Later in the day, I helped one of my fellows by moving him closer to the door. While rubbing his shoulders, I whispered about the exit door. Still later, when we received the pizza, I suggested to our third hostage that he bring it back to us. We were all within 20 feet of the exit door. This proved critical for our escape.
Next was to keep the gunman engaged. We talked with him. He lectured us. I asked him questions that MAY have been useful to the FBI. But as long as he was talking and somewhat calm, we bought the FBI time to position.
Then things began to devolve. At one point, our attacker instructed us to get on our knees. I reared up in my chair, stared at him sternly. I think I slowly moved my head and mouthed NO. He stared at me, then moved back to sit down. It was this moment when Rabbi Charlie yelled run. Shane had one step on me. I grabbed him and pushed him through the door (we were so close, that the report said only 2 people came out — there were three of us).
Going out the door, I stumbled hitting the ground hard. I heard our attacker open the door. I was on the ground without my glasses, my plan became getting through the hedge line. In all honesty, I thought I was further under than I was. In fact, I was quite exposed. The lesson is that just because your head is covered doesn’t mean your body isn’t completely in the open. When I heard the door close and an officer yell, I got up and ran.
Cohen is not giving interviews at this point, he said, because an investigation is still underway.
Meanwhile Democrats point to a Senate hold on Biden’s nominee to be an envoy to monitor global antisemitism. Biden wants the position to be elevated to a cabinet position. The position was first established by Congress in 2004 to monitor global antisemitism. It was elevated to the rank of an ambassador in 2021, which requires Senate confirmation. Biden nominated Deborah E. Lipstadt as the State Department’s special envoy. There is a question now if the position should have been elevated to the rank of ambassador because it allows politics to creep into the process. In this case, Republican Senator Ron Johnson has a hold on her nomination. Johnson tweeted about the January 6 rioters and it seems Lipstadt accused him of “white supremacy/nationalism”. What would be expected from a Biden nominee, though? He has a record of choosing radical, far-left partisans for important positions.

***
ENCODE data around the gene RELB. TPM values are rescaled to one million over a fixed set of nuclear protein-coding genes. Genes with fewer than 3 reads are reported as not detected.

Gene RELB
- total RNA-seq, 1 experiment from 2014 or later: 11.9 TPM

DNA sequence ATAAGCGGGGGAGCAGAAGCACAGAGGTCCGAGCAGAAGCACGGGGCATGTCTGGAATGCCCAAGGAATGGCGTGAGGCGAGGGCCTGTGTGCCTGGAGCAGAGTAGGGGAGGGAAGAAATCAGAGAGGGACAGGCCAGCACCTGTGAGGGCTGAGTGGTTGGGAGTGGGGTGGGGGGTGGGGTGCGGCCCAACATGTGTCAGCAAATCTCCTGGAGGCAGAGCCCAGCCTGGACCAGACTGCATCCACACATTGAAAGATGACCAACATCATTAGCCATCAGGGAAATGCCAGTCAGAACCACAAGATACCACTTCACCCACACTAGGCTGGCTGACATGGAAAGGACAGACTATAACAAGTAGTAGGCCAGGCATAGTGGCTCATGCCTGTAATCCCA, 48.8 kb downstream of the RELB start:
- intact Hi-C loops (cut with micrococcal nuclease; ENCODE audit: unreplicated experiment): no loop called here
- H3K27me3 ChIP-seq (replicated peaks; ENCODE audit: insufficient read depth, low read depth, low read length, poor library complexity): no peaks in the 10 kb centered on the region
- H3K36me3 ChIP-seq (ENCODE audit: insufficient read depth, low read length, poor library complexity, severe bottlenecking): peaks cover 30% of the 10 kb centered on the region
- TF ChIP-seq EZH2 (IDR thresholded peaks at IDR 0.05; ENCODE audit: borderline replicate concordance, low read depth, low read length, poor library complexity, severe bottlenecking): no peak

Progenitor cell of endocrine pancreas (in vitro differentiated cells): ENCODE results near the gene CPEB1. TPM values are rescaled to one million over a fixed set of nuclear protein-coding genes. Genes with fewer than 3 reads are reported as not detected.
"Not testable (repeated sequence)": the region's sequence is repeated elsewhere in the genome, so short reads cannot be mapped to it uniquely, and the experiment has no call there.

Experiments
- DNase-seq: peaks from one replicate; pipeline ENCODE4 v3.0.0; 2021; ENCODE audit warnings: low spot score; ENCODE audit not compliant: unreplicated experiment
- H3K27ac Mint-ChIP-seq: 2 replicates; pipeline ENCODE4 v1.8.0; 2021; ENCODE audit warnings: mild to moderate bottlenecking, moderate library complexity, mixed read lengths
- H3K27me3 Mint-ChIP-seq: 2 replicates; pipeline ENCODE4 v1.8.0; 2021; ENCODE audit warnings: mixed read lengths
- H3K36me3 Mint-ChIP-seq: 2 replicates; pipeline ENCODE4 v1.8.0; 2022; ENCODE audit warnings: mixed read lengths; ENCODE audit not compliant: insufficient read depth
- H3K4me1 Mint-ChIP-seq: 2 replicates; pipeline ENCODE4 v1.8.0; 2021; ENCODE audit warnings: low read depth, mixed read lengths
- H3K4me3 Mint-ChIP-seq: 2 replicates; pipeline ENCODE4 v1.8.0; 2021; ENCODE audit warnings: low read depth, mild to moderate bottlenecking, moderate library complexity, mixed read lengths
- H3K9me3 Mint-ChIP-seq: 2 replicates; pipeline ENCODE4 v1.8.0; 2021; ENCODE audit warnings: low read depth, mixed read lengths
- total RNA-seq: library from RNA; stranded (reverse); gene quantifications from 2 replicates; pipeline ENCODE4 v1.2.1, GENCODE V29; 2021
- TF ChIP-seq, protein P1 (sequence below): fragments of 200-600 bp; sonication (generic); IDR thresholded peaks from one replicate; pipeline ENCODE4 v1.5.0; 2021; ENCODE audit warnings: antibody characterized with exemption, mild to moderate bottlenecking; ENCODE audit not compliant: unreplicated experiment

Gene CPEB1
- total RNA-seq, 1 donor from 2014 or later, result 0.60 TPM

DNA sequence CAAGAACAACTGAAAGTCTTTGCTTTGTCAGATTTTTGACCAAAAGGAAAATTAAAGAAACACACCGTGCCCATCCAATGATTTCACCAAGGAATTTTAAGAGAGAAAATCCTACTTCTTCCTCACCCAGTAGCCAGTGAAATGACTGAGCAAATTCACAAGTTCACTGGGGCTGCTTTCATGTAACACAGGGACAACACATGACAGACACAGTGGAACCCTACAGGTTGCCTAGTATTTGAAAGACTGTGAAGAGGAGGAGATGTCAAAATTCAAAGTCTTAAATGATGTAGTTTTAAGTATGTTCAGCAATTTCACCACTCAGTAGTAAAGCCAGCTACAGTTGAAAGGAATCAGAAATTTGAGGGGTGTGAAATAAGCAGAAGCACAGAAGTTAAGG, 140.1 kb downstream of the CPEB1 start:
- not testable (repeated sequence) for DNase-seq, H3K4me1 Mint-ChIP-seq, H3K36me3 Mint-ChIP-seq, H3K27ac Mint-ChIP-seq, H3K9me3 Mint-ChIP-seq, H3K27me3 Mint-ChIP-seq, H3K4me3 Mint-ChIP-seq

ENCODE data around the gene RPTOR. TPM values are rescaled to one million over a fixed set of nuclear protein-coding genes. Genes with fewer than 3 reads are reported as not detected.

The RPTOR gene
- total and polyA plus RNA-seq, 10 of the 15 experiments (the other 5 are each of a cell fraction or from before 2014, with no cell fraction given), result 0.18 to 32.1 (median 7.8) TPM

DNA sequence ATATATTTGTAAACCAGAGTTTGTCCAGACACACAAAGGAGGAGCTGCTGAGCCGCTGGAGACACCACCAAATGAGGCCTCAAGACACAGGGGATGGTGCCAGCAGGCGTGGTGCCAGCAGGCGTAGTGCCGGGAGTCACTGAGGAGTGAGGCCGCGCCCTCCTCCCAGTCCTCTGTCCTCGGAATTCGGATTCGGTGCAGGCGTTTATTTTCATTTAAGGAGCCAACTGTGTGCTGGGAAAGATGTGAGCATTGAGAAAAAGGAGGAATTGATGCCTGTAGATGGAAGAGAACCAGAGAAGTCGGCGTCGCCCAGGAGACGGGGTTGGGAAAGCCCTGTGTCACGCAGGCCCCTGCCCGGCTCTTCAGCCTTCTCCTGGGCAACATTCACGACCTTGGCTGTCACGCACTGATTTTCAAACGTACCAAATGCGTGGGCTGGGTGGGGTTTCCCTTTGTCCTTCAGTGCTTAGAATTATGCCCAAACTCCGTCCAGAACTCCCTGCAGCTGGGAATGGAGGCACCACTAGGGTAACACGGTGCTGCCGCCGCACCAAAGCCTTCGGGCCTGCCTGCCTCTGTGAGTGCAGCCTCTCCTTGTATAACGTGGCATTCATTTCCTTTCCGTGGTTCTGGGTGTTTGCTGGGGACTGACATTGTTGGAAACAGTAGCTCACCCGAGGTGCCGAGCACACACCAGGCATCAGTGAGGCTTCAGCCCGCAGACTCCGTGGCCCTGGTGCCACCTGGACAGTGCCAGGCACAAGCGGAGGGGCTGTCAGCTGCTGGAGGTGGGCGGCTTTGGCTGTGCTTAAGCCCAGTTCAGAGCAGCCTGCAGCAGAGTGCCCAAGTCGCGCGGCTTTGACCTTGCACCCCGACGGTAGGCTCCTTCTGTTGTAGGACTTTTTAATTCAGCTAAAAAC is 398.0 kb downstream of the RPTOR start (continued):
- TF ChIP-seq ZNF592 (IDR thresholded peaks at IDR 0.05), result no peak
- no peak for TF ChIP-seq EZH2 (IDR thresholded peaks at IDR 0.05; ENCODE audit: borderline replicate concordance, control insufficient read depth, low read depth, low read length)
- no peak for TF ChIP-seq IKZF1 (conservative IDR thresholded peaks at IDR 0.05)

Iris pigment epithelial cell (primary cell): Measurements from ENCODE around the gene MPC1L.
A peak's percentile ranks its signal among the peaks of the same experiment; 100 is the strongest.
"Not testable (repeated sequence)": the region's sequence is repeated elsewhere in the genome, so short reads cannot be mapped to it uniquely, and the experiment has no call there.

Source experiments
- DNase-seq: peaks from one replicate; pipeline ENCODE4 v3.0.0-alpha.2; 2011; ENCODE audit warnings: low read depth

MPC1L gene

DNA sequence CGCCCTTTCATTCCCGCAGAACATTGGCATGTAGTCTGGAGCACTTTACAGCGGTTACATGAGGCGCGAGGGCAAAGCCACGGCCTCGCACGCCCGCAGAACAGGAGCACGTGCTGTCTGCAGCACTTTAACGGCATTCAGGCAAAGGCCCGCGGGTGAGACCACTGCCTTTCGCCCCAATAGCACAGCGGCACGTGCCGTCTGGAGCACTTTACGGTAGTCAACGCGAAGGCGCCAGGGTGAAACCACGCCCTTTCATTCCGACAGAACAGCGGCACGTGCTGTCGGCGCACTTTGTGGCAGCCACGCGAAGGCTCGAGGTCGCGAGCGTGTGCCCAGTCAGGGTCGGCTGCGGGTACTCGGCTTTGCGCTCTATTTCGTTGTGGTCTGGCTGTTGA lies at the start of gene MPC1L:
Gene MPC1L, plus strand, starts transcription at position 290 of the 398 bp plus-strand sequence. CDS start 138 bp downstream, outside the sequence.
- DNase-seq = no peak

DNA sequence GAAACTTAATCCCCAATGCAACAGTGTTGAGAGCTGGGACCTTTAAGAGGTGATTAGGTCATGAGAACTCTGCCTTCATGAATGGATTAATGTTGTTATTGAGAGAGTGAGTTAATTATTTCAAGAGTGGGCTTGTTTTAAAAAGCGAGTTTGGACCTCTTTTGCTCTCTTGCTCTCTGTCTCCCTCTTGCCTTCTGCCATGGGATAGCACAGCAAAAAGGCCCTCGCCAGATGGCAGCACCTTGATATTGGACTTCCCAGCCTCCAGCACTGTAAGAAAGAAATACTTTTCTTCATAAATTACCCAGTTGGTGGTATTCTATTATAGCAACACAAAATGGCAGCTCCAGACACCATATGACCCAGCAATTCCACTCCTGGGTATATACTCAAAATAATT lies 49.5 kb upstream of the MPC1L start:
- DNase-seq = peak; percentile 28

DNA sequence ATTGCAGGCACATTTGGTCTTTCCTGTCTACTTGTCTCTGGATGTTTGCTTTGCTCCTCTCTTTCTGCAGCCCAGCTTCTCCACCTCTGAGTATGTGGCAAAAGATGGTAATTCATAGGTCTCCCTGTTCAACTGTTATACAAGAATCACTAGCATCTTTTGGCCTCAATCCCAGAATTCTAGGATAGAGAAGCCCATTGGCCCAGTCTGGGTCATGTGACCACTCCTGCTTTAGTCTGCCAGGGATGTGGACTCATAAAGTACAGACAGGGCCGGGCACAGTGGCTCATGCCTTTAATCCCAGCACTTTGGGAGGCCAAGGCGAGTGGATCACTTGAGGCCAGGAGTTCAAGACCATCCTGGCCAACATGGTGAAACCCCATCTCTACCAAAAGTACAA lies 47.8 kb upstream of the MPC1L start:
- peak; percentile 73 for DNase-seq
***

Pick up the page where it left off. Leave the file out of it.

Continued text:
This is white supremacy/nationalism. Pure and simple. GOP Senator Johnson slammed as ‘white nationalist sympathizer’ after race remarks https://t.co/9vaBQsqK7J
— Deborah E. Lipstadt (@deborahlipstadt) March 14, 2021
Lipstadt has an op-ed in today’s New York Times and she addresses the need for security training and its importance given the rise in anti-Semitism. She may have to apologize to Senator Johnson to get her nomination moving forward. Apparently that tweet isn’t the only action she’s taken that received criticism from Republicans.
Other Republican lawmakers have faulted her for appearing in an ad during the 2020 presidential race likening former President Donald Trump’s rhetoric to those of the Nazis in the 1930s, before the Holocaust.
If confirmed, Lipstadt would be the first antisemitism envoy to be confirmed by the Senate after the post was raised to the level of ambassador in 2020.